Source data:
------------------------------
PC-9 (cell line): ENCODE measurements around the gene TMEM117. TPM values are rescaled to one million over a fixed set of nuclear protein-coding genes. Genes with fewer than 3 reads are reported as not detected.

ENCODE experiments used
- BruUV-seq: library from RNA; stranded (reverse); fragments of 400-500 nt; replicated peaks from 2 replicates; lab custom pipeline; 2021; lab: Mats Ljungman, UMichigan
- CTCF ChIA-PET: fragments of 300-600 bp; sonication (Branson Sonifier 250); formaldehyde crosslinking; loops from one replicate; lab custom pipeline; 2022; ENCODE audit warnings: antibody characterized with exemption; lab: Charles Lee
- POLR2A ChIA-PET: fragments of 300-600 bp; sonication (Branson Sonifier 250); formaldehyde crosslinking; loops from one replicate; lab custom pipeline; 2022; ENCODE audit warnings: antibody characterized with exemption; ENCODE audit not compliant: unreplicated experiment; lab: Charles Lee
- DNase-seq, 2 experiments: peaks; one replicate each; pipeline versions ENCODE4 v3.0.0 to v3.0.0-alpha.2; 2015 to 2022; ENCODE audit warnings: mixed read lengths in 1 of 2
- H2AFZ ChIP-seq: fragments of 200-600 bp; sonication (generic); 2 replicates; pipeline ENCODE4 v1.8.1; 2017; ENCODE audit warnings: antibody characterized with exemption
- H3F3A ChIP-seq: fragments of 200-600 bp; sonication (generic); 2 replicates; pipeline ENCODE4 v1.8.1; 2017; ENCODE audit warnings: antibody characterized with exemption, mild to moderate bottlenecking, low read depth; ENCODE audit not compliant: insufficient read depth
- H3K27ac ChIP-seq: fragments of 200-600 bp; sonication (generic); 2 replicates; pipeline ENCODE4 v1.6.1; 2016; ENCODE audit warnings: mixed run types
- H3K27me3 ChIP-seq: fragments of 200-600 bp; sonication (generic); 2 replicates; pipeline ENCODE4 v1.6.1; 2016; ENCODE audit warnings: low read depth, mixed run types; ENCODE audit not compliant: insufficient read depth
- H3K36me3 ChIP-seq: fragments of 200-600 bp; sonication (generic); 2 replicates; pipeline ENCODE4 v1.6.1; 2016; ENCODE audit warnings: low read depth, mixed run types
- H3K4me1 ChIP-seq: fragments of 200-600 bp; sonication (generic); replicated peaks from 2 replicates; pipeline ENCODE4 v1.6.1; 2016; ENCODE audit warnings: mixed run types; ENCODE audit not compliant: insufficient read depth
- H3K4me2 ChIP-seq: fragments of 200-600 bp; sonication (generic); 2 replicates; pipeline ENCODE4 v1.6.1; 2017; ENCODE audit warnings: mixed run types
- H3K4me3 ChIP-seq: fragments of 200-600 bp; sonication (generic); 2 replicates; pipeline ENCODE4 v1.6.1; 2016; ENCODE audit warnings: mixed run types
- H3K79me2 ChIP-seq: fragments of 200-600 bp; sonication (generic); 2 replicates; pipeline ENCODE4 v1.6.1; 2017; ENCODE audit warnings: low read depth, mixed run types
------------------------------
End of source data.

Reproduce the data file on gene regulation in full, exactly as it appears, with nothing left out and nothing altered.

PC-9 (cell line): ENCODE measurements around the gene TMEM117. TPM values are rescaled to one million over a fixed set of nuclear protein-coding genes. Genes with fewer than 3 reads are reported as not detected.

ENCODE experiments used
- BruUV-seq: library from RNA; stranded (reverse); fragments of 400-500 nt; replicated peaks from 2 replicates; lab custom pipeline; 2021; lab: Mats Ljungman, UMichigan
- CTCF ChIA-PET: fragments of 300-600 bp; sonication (Branson Sonifier 250); formaldehyde crosslinking; loops from one replicate; lab custom pipeline; 2022; ENCODE audit warnings: antibody characterized with exemption; lab: Charles Lee
- POLR2A ChIA-PET: fragments of 300-600 bp; sonication (Branson Sonifier 250); formaldehyde crosslinking; loops from one replicate; lab custom pipeline; 2022; ENCODE audit warnings: antibody characterized with exemption; ENCODE audit not compliant: unreplicated experiment; lab: Charles Lee
- DNase-seq, 2 experiments: peaks; one replicate each; pipeline versions ENCODE4 v3.0.0 to v3.0.0-alpha.2; 2015 to 2022; ENCODE audit warnings: mixed read lengths in 1 of 2
- H2AFZ ChIP-seq: fragments of 200-600 bp; sonication (generic); 2 replicates; pipeline ENCODE4 v1.8.1; 2017; ENCODE audit warnings: antibody characterized with exemption
- H3F3A ChIP-seq: fragments of 200-600 bp; sonication (generic); 2 replicates; pipeline ENCODE4 v1.8.1; 2017; ENCODE audit warnings: antibody characterized with exemption, mild to moderate bottlenecking, low read depth; ENCODE audit not compliant: insufficient read depth
- H3K27ac ChIP-seq: fragments of 200-600 bp; sonication (generic); 2 replicates; pipeline ENCODE4 v1.6.1; 2016; ENCODE audit warnings: mixed run types
- H3K27me3 ChIP-seq: fragments of 200-600 bp; sonication (generic); 2 replicates; pipeline ENCODE4 v1.6.1; 2016; ENCODE audit warnings: low read depth, mixed run types; ENCODE audit not compliant: insufficient read depth
- H3K36me3 ChIP-seq: fragments of 200-600 bp; sonication (generic); 2 replicates; pipeline ENCODE4 v1.6.1; 2016; ENCODE audit warnings: low read depth, mixed run types
- H3K4me1 ChIP-seq: fragments of 200-600 bp; sonication (generic); replicated peaks from 2 replicates; pipeline ENCODE4 v1.6.1; 2016; ENCODE audit warnings: mixed run types; ENCODE audit not compliant: insufficient read depth
- H3K4me2 ChIP-seq: fragments of 200-600 bp; sonication (generic); 2 replicates; pipeline ENCODE4 v1.6.1; 2017; ENCODE audit warnings: mixed run types
- H3K4me3 ChIP-seq: fragments of 200-600 bp; sonication (generic); 2 replicates; pipeline ENCODE4 v1.6.1; 2016; ENCODE audit warnings: mixed run types
- H3K79me2 ChIP-seq: fragments of 200-600 bp; sonication (generic); 2 replicates; pipeline ENCODE4 v1.6.1; 2017; ENCODE audit warnings: low read depth, mixed run types